What happened on this day in football history? Today, we look back at Leicester City’s astonishing Premier League title win in 2016.

On this day in 2016, Tottenham’s 2-2 draw with Chelsea gave Leicester City their first top-flight title, making them the first first-time winners of the English top division since Nottingham Forest in 1977-78.

Once the season wrapped up two weeks later with Leicester’s 81 points 10 clear of Arsenal, Claudio Ranieri’s Foxes went into the record books in rather unique fashion.

Leicester averaged 42.4% possession on the way to the title in 2015-16 – the lowest of any Premier League champion in recorded history (since 2006-07). This was also the third lowest in the competition that season, and they won eight matches with under 40% possession.

They were second to last in passing accuracy, yet they managed the second-most expected goals, just a fraction of a goal back of Arsenal. The Foxes had the highest percentage in the Premier League of passes directed forward. They underperformed their xG, yet they converted the highest percentage of their shots (13.0).

And they are absolutely the outlier in the last decade of top-flight champions when plotting direct speed upfield with passes per sequence:

Leicester City Playing Style 2015-16

Leicester had the fastest direct speed in the division (2.26 metres advanced toward goal per second), though that’s hardly ever indicative of success. The next three teams were West Brom, Sunderland and Norwich City. Those teams finished 14th or worse. Leicester’s average sequence time of 5.5 seconds was the lowest in the division. Their average sequence length of 11.5 metres progressed toward goal was the lowest in the division.

Ranieri’s side led the division in ball recoveries, and their 10 direct attack goals were tied with Newcastle for the most in the division. A press was at times a part of it. Leicester were fourth in high turnovers behind Liverpool, Manchester United and Manchester City, but that didn’t result in a rash of goals. Their three from high regains were tied with eight other clubs for eighth best in the league. More often than not, it was about letting the opposition come to them to give Jamie Vardy, Riyad Mahrez and others space going forward.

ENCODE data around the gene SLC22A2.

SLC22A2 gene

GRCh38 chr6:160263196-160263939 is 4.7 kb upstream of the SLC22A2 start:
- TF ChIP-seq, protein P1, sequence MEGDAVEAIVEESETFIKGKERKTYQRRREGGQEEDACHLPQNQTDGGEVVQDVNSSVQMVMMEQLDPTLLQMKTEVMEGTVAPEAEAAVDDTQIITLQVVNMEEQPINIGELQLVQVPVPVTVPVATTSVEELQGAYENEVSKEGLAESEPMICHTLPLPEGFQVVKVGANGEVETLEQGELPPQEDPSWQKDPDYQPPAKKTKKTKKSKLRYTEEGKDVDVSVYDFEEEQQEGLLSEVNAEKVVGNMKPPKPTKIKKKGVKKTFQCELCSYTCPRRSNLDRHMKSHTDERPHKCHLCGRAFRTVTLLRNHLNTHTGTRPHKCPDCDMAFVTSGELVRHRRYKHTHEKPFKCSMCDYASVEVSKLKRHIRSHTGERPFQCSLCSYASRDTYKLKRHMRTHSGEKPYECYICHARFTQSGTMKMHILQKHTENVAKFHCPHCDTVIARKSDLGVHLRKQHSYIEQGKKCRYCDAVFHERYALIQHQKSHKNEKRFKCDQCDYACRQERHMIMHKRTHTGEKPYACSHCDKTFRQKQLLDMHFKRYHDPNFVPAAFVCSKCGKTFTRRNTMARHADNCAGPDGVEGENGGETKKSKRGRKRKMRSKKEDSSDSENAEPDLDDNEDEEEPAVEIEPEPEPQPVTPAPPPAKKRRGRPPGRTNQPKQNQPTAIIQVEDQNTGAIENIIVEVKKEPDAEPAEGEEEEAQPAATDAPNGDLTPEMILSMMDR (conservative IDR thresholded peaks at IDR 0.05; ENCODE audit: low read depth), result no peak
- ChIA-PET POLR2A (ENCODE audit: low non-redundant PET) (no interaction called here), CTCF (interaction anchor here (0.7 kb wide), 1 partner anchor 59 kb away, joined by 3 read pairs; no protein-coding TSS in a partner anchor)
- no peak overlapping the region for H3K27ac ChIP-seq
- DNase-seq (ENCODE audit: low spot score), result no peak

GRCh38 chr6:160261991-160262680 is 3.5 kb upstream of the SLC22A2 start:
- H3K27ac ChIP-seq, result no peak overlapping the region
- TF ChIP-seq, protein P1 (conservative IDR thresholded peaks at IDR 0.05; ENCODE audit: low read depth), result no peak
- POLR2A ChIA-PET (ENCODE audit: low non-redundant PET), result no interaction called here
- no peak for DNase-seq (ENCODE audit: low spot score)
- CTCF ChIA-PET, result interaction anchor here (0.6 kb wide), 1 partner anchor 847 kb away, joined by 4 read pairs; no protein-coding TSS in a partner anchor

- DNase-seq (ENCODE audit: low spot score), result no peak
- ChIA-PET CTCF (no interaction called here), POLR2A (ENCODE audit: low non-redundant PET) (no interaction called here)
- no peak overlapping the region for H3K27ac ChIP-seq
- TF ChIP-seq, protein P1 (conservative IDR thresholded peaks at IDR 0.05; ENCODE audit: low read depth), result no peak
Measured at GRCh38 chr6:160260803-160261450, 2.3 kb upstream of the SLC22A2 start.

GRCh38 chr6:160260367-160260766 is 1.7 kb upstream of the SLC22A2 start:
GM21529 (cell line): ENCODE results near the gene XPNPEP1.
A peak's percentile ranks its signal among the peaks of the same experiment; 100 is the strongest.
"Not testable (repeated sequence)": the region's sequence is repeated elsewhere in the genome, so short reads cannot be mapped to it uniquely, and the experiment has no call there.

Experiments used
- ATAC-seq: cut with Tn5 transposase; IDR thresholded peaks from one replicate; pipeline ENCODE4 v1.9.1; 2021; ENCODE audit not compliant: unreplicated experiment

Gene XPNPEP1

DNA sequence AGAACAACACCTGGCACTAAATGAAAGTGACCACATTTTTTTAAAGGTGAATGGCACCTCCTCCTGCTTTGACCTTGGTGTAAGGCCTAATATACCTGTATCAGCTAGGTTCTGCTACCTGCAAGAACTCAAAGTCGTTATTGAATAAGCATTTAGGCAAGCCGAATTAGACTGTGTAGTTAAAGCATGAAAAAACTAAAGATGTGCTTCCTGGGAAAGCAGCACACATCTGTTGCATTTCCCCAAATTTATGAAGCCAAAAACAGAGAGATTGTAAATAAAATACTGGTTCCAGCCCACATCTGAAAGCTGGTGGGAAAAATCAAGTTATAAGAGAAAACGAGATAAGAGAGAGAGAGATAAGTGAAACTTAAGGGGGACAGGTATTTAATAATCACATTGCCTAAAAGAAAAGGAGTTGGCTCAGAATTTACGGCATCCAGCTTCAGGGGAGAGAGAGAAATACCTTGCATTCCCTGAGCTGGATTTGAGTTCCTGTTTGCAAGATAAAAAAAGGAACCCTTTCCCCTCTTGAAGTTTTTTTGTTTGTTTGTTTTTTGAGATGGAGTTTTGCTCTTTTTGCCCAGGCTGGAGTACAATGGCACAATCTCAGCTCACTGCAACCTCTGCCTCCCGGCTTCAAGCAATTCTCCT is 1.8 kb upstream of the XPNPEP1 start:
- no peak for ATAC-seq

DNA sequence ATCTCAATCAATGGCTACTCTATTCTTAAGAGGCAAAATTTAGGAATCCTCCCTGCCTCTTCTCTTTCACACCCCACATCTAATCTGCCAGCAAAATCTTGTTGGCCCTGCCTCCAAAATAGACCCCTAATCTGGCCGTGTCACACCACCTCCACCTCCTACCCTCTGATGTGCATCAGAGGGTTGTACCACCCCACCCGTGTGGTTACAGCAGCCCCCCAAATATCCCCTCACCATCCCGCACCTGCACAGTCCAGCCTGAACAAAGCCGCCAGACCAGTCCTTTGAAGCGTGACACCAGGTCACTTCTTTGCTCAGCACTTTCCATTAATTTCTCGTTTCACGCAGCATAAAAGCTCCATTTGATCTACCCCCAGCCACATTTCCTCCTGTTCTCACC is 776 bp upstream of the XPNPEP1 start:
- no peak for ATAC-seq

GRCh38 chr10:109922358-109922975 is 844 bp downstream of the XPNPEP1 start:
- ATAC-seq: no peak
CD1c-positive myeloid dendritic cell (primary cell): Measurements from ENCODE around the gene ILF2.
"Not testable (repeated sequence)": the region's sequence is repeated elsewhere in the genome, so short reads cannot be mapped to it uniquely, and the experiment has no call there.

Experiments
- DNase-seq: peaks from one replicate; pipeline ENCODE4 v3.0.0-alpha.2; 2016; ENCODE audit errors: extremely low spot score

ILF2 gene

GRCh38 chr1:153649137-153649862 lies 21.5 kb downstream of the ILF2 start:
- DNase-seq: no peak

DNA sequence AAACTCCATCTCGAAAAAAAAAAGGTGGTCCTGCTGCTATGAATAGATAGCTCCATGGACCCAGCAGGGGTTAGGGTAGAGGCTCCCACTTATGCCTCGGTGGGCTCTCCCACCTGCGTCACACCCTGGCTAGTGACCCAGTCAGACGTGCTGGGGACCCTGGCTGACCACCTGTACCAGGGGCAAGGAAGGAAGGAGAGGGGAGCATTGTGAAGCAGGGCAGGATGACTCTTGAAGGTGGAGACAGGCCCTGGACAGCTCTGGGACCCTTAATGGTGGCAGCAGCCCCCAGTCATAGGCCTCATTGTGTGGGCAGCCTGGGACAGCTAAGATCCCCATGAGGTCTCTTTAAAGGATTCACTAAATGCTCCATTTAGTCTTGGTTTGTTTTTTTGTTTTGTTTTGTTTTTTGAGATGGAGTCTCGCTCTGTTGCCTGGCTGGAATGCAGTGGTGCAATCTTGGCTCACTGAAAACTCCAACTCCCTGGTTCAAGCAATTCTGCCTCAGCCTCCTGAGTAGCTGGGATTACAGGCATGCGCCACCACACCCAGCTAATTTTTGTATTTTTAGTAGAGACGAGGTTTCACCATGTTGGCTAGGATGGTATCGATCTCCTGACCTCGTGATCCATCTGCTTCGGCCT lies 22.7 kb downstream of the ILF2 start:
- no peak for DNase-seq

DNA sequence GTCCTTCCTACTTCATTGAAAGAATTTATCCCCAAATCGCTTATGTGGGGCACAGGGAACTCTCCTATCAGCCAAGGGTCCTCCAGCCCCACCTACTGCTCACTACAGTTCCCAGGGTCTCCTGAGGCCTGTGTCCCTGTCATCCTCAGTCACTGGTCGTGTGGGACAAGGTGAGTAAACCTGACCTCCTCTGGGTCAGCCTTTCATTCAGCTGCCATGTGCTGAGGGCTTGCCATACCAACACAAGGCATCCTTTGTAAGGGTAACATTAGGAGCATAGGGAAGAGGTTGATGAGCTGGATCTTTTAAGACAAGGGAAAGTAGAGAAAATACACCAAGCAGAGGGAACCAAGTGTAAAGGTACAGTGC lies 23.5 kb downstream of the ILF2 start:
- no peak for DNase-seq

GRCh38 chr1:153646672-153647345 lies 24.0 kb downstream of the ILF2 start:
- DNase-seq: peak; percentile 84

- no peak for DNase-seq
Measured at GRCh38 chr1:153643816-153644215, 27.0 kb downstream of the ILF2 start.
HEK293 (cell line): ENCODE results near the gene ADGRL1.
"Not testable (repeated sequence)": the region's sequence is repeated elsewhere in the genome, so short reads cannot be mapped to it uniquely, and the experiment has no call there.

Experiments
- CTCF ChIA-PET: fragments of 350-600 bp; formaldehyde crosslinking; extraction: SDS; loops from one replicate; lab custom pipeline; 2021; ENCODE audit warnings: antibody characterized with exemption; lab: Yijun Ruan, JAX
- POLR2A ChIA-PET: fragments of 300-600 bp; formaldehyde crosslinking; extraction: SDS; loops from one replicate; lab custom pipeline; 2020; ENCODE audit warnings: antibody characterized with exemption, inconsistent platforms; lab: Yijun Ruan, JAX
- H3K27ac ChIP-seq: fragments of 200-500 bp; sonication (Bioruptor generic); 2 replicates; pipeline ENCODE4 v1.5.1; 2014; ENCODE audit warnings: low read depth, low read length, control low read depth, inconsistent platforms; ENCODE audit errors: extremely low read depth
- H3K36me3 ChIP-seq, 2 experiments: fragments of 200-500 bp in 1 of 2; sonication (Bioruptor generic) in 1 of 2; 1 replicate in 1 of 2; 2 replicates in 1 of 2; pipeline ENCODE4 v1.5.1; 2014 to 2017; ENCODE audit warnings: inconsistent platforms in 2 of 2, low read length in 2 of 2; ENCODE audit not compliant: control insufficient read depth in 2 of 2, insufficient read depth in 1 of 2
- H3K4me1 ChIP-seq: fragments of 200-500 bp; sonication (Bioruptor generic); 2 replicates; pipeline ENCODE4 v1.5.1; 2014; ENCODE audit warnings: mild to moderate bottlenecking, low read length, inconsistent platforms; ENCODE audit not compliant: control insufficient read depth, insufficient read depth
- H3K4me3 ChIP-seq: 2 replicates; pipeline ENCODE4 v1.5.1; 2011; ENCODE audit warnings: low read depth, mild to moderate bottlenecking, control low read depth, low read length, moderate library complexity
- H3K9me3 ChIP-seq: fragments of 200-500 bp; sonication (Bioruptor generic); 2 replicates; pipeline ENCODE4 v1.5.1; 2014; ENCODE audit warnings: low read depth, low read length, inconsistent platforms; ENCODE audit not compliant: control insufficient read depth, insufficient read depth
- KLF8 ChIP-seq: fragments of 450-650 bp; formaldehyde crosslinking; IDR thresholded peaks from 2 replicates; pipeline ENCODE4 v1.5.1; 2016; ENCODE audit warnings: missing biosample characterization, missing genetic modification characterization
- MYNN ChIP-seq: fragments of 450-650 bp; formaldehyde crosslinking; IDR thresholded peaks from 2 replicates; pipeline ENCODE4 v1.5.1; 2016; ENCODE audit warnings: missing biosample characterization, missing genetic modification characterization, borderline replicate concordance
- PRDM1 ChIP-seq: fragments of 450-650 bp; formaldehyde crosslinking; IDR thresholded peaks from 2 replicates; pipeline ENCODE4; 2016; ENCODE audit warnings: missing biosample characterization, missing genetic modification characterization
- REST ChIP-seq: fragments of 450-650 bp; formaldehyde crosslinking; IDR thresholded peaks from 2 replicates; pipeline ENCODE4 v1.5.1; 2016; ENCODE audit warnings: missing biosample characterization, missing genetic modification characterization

“It was so obvious at times for us to go, ‘We just need to let them come on to us. Let them come on, soak up the pressure, soak up the pressure,” centre-back Robert Huth said. “Then with one or two quick passes, we are 60, 70 yards up the pitch.”

With that approach, they had to be patient for their chances. Leicester were leading for 1,254 minutes overall that season, which is the third fewest by a Premier League champion – only more than Manchester United in 1992-93 (1,115 minutes ahead) and 1996-97 (1,156).

It made for a side that, in the end, won the league rather comfortably and closed the season unbeaten in their last 12 (W8 D4). Only seven other Premier League champions have won the title by a greater margin: 2017-18 Manchester City (19), 2019-20 Liverpool (18), 1999-00 Manchester United (18), 2020-21 Manchester City (12), 2004-05 Chelsea (12), 2003-04 Arsenal (11) and 2012-13 Manchester United (11).

Perhaps what’s most remarkable about this is 13 clubs finished ahead of Leicester City the previous Premier League season. They went from 46 points off Chelsea’s 2014-15 pace for a 77-point swing on the title holders.

The final day of the season, 15 May 2016, remained the last day they’d been top of the league before September of the 2020-21 season. Other than the 26 days in 2020-21, they have only spent 44 days leading the English top flight outside of 2015-16. Nine were in 1926-27, two in 1927-28, seven in 1933-34, two in 1937-38, nine in 1962-63, two in 1963-64 and 13 in 2000-01.

Enjoy this? Subscribe to our mailing list to receive exclusive weekly content. And follow us on Twitter too.